ALBANY – Democrats now have a numerical edge in the State Senate after election officials on Monday declared a Democratic candidate has won a special election contest for a Senate seat in Nassau County.
But Republicans, barring a huge political surprise in a town growing accustomed to political surprises, for the time being will keep their control of the Senate following the victory by Todd Kaminsky, thanks to alliances they have formed with several breakaway Democrats.
Kaminsky, a freshman member of the Assembly, officially won the April 19 special election contest for the Senate 9th District against Republican Chris McGrath by 886 votes, the Nassau County elections board said Monday. Before a count of paper ballots over the past week, Kaminsky was up by 780 votes according to the machine tally on election night.
Kaminsky takes over the seat held by former Senate Majority Leader Dean Skelos until he was automatically expelled from office following his felony corruption conviction in December.
Senate Republicans had no immediate comment.
Senate Democratic leader Andrea Stewart-Cousins, who represents Westchester County, noted Monday that the voters in the Nassau County district have been without a representative in the Senate for nearly five months. “It’s time to move forward and get down to doing the people’s work,” she said in a statement.
Kaminsky, a former federal prosecutor who ran the case that put former Sen. Pedro Espada, D-Bronx, behind bars, on Monday said his top priority will be “fighting corruption so that taxpayers come first,” which he said will include a push to ban outside income for lawmakers and closing a loophole that allows limited liability corporations to get around state campaign donation limits.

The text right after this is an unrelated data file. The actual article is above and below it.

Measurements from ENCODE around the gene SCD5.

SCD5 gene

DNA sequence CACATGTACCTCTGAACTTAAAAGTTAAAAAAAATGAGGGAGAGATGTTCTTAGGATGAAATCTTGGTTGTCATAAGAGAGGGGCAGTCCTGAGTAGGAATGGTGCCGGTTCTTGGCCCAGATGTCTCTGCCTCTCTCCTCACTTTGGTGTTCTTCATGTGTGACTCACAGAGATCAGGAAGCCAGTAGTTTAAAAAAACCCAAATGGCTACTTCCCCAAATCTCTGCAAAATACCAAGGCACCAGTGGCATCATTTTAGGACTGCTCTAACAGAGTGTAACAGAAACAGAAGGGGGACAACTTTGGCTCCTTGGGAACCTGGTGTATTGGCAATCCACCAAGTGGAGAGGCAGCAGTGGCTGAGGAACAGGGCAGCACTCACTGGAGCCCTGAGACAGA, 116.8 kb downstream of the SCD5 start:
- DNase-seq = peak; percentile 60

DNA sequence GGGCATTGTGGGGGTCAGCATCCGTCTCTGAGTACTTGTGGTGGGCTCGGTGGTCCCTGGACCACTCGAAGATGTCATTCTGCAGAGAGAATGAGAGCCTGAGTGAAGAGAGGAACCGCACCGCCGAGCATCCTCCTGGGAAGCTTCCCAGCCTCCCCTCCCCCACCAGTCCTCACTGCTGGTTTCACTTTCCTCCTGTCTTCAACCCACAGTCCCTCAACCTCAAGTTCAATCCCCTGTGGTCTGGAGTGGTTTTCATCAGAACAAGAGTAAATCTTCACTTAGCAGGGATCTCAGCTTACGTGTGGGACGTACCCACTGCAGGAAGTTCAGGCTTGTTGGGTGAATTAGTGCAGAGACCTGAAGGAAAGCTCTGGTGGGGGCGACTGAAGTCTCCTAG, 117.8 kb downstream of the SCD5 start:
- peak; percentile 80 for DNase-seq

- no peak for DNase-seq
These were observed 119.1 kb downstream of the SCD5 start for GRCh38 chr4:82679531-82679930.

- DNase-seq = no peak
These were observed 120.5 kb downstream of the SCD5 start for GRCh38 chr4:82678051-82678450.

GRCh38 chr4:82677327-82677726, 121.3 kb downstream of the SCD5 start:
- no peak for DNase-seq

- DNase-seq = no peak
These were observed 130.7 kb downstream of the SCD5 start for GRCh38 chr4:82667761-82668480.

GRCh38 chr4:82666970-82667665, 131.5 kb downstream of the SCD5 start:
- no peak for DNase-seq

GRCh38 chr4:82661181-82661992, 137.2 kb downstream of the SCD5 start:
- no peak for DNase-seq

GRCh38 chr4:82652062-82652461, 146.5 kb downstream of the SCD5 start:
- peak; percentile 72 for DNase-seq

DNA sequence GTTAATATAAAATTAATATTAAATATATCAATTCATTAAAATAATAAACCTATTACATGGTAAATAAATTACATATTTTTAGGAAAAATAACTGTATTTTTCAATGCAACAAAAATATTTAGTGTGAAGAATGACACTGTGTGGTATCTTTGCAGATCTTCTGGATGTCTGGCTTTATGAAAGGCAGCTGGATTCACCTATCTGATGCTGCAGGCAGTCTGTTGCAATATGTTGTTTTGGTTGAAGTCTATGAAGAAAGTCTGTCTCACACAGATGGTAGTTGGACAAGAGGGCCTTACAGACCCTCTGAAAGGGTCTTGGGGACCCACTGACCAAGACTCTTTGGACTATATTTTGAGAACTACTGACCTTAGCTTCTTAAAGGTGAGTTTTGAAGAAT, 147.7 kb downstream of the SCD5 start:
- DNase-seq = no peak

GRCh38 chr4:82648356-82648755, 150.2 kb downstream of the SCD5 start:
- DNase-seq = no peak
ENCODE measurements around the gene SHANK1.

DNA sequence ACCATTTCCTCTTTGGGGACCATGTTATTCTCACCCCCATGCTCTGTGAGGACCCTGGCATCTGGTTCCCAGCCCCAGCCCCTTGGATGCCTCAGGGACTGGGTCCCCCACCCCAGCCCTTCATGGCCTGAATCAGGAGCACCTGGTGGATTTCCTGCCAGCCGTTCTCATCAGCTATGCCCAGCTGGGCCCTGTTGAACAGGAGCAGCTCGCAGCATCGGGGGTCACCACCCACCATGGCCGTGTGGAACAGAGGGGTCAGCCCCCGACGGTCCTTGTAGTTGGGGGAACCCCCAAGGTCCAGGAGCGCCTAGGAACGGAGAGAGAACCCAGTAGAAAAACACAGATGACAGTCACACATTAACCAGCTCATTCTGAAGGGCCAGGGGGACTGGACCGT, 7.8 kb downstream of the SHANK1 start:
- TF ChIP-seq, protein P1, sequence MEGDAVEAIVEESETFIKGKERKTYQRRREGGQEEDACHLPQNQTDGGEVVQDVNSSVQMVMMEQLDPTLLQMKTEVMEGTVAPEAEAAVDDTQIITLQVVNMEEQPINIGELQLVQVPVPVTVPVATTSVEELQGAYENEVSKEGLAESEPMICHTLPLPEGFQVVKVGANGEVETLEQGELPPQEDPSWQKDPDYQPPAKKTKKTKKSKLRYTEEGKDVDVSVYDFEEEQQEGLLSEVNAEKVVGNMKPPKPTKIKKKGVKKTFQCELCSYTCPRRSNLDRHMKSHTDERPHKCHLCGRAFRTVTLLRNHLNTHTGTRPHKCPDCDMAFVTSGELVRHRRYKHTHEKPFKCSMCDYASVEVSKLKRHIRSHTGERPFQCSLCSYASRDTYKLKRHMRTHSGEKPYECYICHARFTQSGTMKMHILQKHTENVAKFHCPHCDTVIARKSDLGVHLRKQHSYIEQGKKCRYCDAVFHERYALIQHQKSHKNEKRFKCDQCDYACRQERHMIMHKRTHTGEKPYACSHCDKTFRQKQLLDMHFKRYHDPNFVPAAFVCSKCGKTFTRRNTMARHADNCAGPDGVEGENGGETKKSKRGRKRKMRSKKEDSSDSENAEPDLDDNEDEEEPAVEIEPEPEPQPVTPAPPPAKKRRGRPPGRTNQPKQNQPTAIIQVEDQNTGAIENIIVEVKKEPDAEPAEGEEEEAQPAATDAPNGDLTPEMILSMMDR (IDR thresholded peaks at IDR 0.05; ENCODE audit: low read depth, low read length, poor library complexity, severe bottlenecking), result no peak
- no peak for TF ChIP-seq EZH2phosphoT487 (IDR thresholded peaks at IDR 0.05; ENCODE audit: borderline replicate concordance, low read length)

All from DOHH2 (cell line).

Kaminsky, who got last-minute robo call help during the campaign from President Obama, gives Democrats 32 seats in the 63-member chamber. But Senate Republicans have a Brooklyn Democrat, Simcha Felder, who conferences with them and they have had an alliance with a five-member group of Democrats called the Independent Democratic Conference. There had been little doubt that Kaminsky won two weeks ago, given his lead in the machine tally and the number of outstanding paper ballots; Republicans insisted all votes needed to be counted before a victor could be declared.
The Senate returns to Albany Tuesday following a couple weeks off, and Kaminsky is expected to take his seat when session begins in the afternoon. The seat, along with the rest of those in the Assembly and Senate, goes back before voters in the November general election.